It designed the rules to protect itself against an election like this.
According to preliminary results of the presidential election in France, the two candidates that came out on top during today’s first round and therefore made it into the second round, to be contested on May 7, are Marine Le Pen, leader of the right-wing anti-euro and anti-EU Front National, and Emmanuel Macron, leader of the centrist, pro-EU movement En Marche, which he founded just last year.
So congratulations to today’s winners.
This is the first time since the beginning of the Fifth Republic in 1958 that no candidate from the major establishment parties made it to the second round, and that neither of the two winning candidates are backed by parties that have ever held the presidency.
This is also the first time in the Fifth Republic that the winner’s party will have zero or practically zero power in Parliament.
According to preliminary results, Macron got 23.7% of the vote, Le Pen 21.9%, conservative François Fillon 19.9%, and far-left firebrand Jean-Luc Mélenchon 19.2%.
As expected, the biggest loser was the political establishment and the entire “political class,” as it’s called in France. At least on the surface.
After François Hollande’s dismal performance as President over the past five years, his Socialists practically disappeared during the campaign and in the election got only 6.3% of the vote. This left as sole representative of the “political class” the conservative and scandal-plagued former Prime Minister Fillon, who now lost too.
Just how frustrated is the public with the political class? Le Pen at the far right and Mélenchon at the far left obtained together 41% of the vote. That’s huge. They campaigned on leaving the Eurozone (the monetary union of 19 member states) and the European Union (28 member states).
The French have long been frustrated by double-digit unemployment. Private enterprise is suffocating and cannot hire. The enormous government-controlled apparatus could grow, funded by taxpayer money, but due to limits on deficit-spending, it cannot grow enough to pull out the economy. Government spending in France accounts for 57.0% of GDP in 2015, just a notch down from the record set in 2014, and the second highest in the EU, behind Finland and ahead of Denmark. Which doesn’t leave much room for thriving private enterprise.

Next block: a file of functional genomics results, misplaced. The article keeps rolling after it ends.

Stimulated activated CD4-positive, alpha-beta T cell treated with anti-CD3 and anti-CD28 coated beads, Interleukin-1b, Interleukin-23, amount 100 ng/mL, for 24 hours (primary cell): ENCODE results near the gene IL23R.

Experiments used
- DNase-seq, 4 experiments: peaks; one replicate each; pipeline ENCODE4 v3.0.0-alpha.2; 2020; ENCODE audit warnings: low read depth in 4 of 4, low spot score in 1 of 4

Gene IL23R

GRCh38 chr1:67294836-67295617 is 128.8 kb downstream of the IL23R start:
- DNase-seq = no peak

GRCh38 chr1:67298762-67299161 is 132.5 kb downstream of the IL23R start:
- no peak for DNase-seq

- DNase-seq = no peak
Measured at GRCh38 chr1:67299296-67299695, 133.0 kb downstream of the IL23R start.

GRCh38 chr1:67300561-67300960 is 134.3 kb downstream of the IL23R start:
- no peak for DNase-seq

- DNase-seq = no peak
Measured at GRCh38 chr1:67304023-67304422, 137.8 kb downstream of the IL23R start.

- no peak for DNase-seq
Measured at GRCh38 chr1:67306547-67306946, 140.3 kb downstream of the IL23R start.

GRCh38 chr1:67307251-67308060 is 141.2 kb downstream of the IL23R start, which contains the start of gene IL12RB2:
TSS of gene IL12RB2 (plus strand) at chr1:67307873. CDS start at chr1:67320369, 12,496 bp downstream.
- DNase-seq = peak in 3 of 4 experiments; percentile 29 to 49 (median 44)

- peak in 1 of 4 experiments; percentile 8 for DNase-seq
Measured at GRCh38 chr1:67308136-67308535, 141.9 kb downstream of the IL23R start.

The French have also been confronted by the European refugee crisis, acts of terrorism, and a slew of other issues. And the general skepticism toward the European Union has been growing.
In 2002, Marine’s father Jean-Marie Le Pen, against all expectations, beat the Socialist candidate in the first round and faced off in the second round against political establishment candidate par excellence Jacque Chirac. During the first round, the French electorate expressed it anger with the Socialists. During the second round, Socialists held their noses and united with the conservatives to hand Chirac a massive victory.
This time, there is no such candidate in the second round. So this could get interesting. But already, the political establishment, with the results not even finalized, is calling out to unit behind Macron.
But the winner’s party will have practically no power in Parliament. Currently Le Pen’s party only holds two seats in the Assemblée nationale, the lower house of Parliament, and Macron’s movement has zero seats.
Elections for the National Assembly are scheduled for June 11 and 18. But the French system of representation in Parliament is purposefully stacked against outsiders of the “political class.” Hence the difficulties of the Front National to obtain a significant number of seats over the years.
Le Pen or Macron will be confronted by nothing but opposition parties. The prime minister will be from one of the establishment parties. It will be a very uneasy “cohabitation,” as they call a situation where the President and the Prime Minister are from opposing power blocs.
Presidential power in France is limited. Whatever the new President wishes to undertake – such as Le Pen’s promise to hold a referendum to get France to revert to the franc – would likely need the approval of Parliament. Dealing with immigration, refugees, and other hot-button topics can be tinkered with at the margins by the government, but major changes will likely require changes of existing laws, to be voted on in Parliament.
It seems the French political class, which designed the current rules of power to protect itself, has foreseen such an election decades ago and has done everything it could to maintain its grip on power if it loses the presidency.
Whoever will win in the second round will smack into this system set up by the political class. It might bring five years of uncertainty and political wrangling, and there will be some changes and possibly some financial and currency turmoil, but ultimately the political class, which represents the establishment on both sides of the aisle, will keep its hands on the levers. And if Macron wins, he himself could quickly become the new darling face of the political class.
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